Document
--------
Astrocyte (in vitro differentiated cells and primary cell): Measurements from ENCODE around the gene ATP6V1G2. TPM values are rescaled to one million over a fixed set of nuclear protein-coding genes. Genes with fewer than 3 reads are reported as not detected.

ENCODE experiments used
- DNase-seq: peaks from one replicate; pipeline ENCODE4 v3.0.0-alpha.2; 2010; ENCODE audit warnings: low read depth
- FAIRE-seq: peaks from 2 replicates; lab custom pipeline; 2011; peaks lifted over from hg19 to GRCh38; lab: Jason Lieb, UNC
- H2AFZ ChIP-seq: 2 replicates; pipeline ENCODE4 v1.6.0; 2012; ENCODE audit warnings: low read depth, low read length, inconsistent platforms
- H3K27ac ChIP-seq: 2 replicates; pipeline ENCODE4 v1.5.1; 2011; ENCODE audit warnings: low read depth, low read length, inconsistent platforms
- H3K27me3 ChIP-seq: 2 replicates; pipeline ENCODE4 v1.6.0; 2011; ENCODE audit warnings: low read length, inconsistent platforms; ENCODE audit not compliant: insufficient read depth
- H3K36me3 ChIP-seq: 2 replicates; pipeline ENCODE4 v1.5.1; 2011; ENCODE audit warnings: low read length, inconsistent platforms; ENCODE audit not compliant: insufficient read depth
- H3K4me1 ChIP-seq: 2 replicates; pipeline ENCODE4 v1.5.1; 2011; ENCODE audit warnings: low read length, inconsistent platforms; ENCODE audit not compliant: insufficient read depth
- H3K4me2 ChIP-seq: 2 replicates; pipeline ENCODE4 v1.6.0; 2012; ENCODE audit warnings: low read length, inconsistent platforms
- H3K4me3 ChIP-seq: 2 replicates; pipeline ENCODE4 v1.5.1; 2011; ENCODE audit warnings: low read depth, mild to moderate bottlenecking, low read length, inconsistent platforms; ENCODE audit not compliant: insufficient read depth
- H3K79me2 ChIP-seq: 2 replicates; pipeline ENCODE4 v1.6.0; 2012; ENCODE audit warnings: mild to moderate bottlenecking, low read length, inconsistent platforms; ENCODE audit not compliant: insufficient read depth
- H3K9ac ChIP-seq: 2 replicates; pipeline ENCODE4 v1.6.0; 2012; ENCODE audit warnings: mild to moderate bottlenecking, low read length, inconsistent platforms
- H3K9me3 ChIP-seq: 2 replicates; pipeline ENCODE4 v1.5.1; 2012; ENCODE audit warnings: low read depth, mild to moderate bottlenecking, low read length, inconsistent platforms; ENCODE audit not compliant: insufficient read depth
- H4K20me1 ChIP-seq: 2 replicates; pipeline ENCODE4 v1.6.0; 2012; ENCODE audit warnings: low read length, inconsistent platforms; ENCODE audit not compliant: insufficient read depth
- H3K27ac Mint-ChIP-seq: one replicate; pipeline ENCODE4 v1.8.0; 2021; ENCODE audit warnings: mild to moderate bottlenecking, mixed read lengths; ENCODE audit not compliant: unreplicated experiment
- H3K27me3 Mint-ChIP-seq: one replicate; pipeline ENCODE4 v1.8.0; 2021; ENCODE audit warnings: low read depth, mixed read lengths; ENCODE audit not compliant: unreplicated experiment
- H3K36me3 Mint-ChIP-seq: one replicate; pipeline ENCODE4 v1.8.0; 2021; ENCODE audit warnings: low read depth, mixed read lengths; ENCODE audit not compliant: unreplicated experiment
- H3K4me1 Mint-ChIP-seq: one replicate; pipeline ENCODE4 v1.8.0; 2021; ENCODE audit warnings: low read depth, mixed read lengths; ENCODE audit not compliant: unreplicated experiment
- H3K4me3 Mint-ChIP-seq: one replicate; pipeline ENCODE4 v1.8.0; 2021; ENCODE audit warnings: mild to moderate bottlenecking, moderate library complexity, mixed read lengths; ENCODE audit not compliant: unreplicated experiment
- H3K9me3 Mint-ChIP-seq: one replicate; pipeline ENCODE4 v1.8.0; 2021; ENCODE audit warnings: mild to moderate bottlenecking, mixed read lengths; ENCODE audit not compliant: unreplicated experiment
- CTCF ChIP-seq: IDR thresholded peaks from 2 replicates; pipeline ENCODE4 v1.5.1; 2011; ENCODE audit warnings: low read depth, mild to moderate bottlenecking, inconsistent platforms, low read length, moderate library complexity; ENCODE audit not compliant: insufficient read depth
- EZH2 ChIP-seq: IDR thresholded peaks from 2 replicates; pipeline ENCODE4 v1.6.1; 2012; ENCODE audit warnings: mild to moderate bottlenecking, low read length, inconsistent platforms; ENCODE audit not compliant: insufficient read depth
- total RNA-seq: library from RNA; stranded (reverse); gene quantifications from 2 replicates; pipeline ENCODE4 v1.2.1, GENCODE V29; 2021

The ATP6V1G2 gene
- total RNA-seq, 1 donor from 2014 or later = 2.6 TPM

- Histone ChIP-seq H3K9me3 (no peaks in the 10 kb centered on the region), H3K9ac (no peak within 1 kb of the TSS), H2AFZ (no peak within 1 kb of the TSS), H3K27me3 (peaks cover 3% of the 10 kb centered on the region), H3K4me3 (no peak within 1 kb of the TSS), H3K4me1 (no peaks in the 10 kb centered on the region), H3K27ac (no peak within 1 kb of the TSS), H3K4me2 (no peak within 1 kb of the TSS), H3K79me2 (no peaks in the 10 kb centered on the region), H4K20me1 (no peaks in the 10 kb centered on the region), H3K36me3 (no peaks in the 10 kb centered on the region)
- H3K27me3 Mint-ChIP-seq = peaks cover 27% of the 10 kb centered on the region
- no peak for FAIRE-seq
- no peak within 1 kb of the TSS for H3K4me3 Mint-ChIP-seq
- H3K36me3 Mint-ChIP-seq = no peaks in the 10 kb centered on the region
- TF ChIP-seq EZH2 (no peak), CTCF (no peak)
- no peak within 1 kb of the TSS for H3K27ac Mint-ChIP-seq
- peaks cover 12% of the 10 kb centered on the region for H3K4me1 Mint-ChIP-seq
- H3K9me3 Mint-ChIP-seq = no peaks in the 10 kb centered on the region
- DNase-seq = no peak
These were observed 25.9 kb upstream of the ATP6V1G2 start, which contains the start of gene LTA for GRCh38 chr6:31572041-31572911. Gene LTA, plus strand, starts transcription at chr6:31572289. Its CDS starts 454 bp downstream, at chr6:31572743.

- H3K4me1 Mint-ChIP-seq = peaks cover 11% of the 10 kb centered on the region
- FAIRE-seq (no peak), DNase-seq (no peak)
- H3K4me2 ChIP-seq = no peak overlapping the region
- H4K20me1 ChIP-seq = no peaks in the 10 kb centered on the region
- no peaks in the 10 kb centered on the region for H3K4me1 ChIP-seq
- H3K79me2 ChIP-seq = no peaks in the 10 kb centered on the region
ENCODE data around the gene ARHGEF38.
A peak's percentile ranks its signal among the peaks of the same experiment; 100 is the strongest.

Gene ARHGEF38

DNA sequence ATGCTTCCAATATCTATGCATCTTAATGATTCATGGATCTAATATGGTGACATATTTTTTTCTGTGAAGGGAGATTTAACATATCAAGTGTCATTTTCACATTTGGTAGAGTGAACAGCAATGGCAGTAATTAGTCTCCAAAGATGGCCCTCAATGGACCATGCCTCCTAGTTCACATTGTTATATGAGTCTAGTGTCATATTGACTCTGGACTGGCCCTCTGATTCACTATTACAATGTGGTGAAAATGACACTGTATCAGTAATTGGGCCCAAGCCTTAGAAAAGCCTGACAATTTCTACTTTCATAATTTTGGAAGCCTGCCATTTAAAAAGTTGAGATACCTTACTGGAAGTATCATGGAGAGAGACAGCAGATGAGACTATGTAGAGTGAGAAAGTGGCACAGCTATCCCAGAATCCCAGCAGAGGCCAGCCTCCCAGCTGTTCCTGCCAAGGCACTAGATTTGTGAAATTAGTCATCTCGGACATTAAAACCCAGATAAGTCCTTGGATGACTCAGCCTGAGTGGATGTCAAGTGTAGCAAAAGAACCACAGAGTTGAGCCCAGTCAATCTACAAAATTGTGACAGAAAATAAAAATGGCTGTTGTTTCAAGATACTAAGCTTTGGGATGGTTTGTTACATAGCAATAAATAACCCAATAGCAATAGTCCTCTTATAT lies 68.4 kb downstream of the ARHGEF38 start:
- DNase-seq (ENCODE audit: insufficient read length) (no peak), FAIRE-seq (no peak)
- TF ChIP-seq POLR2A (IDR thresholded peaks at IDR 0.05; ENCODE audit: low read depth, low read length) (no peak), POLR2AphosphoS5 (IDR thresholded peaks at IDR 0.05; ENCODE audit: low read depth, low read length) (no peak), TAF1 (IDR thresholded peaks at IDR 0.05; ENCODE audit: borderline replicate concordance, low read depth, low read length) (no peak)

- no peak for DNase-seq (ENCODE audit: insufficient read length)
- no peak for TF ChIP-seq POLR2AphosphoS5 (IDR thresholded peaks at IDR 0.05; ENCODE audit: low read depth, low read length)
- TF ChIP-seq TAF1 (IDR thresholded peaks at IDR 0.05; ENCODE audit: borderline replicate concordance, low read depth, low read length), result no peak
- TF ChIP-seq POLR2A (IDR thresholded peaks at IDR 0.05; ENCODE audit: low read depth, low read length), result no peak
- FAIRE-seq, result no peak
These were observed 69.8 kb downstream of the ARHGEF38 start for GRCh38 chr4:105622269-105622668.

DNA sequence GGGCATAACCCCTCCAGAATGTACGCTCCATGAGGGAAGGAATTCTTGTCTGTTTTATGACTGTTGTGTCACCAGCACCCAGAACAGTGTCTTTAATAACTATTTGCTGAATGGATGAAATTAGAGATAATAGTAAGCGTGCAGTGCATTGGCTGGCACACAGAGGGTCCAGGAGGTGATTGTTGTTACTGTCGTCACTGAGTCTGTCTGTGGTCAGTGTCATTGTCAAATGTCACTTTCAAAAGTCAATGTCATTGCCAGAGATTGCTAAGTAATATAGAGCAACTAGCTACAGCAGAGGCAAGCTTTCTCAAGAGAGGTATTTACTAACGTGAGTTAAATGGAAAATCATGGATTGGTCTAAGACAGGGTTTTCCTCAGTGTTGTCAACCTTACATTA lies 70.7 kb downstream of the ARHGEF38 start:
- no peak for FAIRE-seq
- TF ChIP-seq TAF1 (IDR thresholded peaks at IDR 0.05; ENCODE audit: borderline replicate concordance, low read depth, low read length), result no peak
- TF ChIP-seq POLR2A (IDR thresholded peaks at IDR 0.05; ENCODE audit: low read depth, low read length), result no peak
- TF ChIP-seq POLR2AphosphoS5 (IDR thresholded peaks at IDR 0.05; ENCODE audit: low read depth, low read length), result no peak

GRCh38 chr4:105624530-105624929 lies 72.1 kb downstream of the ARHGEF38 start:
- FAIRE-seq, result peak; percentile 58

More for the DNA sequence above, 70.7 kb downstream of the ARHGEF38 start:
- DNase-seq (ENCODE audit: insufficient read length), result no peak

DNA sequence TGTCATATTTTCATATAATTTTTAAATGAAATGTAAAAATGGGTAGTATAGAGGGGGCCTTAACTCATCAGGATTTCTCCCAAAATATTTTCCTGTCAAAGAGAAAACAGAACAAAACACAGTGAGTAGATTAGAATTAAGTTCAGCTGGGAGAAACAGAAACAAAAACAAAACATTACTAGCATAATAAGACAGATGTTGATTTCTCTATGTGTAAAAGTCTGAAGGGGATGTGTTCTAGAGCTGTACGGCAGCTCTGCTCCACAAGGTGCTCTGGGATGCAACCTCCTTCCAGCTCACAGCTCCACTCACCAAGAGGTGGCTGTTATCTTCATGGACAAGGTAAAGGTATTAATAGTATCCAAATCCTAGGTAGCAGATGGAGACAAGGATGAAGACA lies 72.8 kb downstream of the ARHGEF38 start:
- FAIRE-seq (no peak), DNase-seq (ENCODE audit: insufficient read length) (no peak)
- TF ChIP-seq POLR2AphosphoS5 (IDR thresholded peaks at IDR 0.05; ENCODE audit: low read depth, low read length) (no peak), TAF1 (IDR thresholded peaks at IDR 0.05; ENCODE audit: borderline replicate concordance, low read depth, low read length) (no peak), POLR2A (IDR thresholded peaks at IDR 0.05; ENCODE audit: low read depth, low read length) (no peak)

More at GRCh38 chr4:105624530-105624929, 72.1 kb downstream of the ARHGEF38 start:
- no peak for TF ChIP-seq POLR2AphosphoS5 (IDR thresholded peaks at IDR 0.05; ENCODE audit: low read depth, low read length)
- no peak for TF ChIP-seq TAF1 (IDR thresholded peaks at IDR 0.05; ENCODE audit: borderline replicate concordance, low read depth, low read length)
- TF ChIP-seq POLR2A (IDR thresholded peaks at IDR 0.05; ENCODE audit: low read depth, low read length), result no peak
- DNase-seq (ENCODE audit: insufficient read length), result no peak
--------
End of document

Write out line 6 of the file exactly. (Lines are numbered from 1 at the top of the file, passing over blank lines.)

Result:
- H3K27ac ChIP-seq: 2 replicates; pipeline ENCODE4 v1.5.1; 2011; ENCODE audit warnings: low read depth, low read length, inconsistent platforms